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Enough with the Josh Beckett excuse-making

Posted by Eric Wilbur, Boston.com Staff  August 9, 2012 08:58 AM

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Here's a novel thought: How about no more excuses?

When it comes to Josh Beckett, we're beyond Defcon 1. The once and former presumed ace vomited all over the field at Fenway Park Wednesday with a deplorable performance that ranks among the worst in his career, allowing eight earned runs over five-plus innings, spared the loss thanks to an offense that refuses to quit and allow Boston's defective duo of Beckett and Jon Lester to sink the season.

And yet, still, somehow, for whatever inane reason, Beckett's excuse-makers continue to defend a track record that is clearly a siphoning disaster. 

He shouldn't have come out for the sixth. The mound was wet. It was a long flight back from New York. He's just anxious about being traded.

Enough.

It took mere moment after Geovany Soto sent a Beckett offering into orbit, eventually landing somewhere directly in front of Kerri Walsh's sand (time delay and all), for Beckett's PR firm (aka, the BBWAA) to rise to his defense. On the same day that ESPN Boston's Gordon Edes penned a piece essentially asking to, "Pray for Josh Beckett," here's what the Providence Journal's Brian MacPherson tweeted after Bobby Valentine mercifully lifted Beckett in the sixth inning Wednesday.

Also noteworthy: Beckett has been a complete failure and awful for almost a year now. Too much rest? Laughable. 

MacPherson backed up his statement by noting that Beckett's ERA on four or five days rest is actually 3.58, compared to a stratospheric 10.13 for anything more. Not sure if that includes a day at the links in between. But despite whatever support Beckett has in the press box, he has lost virtually all when it comes to Red Sox fans, who Wednesday booed one of the worst statistical pitchers in baseball this season off the mound, one week after being chastised by Beckett's media cuddlers for jeering a man who left Fenway with a tight back. What those enablers failed to realize is that Fenway wasn't booing a "hurt man" in that moment, but the sum of all parts, a talented pitcher who seemingly refuses to summon the fortitude that it takes to pitch at the top of his game in the major leagues.

Beckett deserves to hear the boos. He deserves outrage.

Yet when it comes to covering the Red Sox on a full-time basis, there still seems to be an aura of lollipop and cotton candy carnival glee. You're all wrong. The beat writers who are there every day know more, even if they profess a definitive agenda in order to defend their stance. That's what we've reached with Beckett, a guy who quite simply needs to go, as sophomoric an idea as that may have once seemed.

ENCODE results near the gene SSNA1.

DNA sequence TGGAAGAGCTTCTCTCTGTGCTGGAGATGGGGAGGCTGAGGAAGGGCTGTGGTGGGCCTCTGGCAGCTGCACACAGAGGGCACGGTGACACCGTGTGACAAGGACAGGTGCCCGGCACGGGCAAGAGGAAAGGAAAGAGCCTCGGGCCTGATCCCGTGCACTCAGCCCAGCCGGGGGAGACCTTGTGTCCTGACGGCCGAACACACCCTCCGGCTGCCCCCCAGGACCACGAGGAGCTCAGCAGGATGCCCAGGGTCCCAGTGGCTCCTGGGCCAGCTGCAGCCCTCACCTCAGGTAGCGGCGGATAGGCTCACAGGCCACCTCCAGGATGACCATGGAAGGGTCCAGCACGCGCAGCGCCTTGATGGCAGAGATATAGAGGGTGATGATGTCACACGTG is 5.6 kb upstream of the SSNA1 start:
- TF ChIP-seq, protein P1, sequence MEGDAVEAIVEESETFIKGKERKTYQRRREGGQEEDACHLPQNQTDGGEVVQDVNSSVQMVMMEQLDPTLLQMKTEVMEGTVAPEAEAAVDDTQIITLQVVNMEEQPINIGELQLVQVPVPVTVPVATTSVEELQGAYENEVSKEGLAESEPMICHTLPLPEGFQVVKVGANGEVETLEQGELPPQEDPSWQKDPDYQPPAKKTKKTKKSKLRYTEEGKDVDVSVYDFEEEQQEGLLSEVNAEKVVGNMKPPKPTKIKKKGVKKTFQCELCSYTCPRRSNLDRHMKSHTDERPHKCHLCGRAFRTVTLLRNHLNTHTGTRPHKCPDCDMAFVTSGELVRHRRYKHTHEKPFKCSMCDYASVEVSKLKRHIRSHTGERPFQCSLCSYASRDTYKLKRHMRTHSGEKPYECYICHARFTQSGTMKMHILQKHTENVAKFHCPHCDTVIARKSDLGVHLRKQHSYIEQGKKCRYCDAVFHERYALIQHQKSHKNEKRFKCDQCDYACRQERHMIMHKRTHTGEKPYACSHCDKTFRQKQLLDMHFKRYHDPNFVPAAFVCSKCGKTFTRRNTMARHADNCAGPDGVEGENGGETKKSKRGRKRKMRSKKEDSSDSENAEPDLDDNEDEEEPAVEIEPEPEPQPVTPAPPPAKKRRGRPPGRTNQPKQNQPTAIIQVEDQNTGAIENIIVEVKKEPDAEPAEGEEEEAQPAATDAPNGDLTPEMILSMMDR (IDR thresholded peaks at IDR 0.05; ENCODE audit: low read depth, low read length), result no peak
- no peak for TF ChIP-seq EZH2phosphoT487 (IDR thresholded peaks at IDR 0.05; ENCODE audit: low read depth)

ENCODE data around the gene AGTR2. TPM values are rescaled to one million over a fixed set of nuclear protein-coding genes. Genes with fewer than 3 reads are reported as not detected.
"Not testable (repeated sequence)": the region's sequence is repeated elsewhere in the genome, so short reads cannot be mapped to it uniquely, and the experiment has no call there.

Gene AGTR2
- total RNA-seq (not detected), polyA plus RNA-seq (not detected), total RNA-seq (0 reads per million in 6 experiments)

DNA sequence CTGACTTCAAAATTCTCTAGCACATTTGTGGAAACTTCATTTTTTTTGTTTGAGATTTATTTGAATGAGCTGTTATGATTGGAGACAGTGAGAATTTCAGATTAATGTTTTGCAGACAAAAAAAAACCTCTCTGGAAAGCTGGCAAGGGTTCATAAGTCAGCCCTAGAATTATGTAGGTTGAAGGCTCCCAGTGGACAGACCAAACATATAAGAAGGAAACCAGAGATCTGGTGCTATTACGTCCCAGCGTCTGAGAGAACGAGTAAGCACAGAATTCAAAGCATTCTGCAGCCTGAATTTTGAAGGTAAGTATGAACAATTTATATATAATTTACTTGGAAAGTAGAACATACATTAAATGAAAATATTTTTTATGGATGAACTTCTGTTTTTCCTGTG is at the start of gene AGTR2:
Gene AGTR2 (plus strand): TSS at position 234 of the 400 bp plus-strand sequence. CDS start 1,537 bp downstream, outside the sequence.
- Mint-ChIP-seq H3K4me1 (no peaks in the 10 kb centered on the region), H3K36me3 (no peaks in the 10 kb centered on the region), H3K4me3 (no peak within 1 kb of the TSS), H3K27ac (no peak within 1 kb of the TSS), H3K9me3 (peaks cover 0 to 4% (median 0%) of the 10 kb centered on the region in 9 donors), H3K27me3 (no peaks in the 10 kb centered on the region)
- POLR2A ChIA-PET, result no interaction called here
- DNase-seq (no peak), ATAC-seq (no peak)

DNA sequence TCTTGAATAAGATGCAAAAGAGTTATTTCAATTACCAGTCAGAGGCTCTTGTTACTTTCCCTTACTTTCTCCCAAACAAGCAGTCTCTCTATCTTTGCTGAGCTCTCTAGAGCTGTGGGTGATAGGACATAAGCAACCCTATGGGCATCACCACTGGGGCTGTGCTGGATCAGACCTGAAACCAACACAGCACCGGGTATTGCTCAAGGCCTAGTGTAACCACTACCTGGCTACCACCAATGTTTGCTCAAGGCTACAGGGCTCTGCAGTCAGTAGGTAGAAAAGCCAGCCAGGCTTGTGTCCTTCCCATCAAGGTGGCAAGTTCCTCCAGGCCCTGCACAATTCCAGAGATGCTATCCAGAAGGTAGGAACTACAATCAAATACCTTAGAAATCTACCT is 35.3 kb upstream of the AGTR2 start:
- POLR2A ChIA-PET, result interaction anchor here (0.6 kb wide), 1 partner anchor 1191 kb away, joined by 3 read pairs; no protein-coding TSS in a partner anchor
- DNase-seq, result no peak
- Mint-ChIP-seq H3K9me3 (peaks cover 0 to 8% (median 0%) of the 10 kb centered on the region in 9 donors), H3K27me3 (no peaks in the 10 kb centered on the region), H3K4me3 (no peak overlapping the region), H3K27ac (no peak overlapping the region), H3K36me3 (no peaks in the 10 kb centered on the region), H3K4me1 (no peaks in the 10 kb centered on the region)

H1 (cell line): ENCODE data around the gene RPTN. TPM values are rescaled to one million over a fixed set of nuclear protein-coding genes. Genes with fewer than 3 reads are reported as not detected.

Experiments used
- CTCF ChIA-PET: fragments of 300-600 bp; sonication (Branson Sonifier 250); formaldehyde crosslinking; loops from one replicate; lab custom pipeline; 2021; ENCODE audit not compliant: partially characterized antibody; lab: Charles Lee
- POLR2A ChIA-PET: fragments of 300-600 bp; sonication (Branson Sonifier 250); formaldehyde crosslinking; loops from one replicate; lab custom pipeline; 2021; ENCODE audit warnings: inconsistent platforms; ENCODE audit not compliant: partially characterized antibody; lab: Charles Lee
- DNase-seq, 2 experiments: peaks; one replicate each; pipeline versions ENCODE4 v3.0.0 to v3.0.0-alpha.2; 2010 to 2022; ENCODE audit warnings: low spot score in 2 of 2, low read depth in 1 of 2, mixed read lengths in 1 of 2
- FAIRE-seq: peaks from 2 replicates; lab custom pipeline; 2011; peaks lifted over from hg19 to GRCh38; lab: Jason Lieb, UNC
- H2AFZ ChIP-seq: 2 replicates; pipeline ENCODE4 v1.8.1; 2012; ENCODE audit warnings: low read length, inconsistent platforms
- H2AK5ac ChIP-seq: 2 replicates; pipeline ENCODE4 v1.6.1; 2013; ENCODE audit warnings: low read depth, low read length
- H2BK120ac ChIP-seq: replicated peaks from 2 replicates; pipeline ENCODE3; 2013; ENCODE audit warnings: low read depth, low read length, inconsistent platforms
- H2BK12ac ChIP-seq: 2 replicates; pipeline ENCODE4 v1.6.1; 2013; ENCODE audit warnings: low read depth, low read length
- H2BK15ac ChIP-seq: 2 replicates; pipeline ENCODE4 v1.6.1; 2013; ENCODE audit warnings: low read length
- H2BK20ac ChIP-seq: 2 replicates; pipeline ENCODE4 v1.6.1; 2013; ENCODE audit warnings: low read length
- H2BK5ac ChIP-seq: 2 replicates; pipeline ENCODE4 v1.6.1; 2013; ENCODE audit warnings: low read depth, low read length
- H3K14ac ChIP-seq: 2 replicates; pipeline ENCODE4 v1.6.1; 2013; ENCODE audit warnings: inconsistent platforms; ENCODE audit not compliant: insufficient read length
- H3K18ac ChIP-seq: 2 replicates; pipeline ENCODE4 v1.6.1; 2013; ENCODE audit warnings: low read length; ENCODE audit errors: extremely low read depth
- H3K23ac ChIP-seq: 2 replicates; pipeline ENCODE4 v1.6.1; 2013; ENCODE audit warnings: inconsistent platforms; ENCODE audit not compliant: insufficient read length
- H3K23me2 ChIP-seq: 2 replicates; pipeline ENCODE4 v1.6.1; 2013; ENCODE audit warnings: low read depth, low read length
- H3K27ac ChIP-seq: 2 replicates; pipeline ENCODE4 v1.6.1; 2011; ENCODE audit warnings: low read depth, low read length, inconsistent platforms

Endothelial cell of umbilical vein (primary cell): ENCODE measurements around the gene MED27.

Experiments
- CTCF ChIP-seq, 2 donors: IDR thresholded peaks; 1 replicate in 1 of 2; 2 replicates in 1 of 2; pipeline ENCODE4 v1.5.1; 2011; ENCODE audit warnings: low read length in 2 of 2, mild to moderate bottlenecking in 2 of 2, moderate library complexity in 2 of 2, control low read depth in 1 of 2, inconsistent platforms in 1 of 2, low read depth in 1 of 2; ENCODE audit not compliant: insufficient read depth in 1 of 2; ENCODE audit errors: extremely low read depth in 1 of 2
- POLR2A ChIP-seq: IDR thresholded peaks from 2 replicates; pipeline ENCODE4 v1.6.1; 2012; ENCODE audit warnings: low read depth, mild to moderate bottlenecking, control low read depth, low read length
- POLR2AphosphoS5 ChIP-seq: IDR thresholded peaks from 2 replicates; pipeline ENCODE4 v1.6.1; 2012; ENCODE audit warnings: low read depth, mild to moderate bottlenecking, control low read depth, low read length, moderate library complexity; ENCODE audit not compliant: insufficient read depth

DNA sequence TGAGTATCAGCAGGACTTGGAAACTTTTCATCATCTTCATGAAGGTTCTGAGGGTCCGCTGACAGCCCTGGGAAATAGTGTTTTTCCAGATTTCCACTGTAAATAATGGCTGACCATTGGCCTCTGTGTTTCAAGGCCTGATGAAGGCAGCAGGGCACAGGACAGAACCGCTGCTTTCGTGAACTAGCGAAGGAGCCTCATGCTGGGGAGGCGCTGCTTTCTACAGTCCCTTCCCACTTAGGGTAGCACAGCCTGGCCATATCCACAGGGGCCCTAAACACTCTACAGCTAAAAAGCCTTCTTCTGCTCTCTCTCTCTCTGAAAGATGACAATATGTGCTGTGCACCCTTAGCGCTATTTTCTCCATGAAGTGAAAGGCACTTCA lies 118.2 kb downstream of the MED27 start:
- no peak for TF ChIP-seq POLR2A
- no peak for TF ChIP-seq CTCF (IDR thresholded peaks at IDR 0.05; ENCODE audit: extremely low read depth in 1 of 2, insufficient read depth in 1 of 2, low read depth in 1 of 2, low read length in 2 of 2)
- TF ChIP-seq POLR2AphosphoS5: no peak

He quite simply can't make his next start, can he? Bullpen, DL, irrevocable waivers, get the guy out of the rotation. It was, you might remember, his cantankerous attitude that helped sink the 2011 club and got Terry Francona fired. Nothing has changed. Nothing. Beckett and Buddy Boy Lester are reasons 1 and 1A why the Red Sox are in the position they are, floundering below .500 with the season's internal clock ticking away the moments. There is no debate. If Beckett and Lester pitch like they are capable of pitching, this team is actually pretty good. Shocker, it was the same story last season.

Boston is now 4-13 at Fenway Park when either guy takes the hill. Think about that for a moment. Think about how wretched and downright insulting that number is.

Then again, maybe it's just too much rest. Or whatever other enabling excuse comes next week. 

Beckett isn't just a problem, he's the reason why the Red Sox are where they reside. Doesn't perform, doesn't work, doesn't care.

"But understand there is an alternate course available," Edes wrote, "one that acknowledges that even the toughest men -- maybe especially the toughest men -- have their moments of vulnerability too. And what is the downside in trying to lift up Josh Beckett when he may need it most?"

I get that. But when Josh Beckett eventually shows that he gives a damn in order for us to actually care, you know where to find me.

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About the Author

Eric Wilbur is a Boston.com sports columnist who is still in awe of what Dana Kiecker pulled off that one time in Toronto. He lives in the Boston area with his wife and three children. Comments and suggestions for the best Buffalo wing spots are encouraged.

Contact Eric Wilbur by e-mail or follow him on Twitter.

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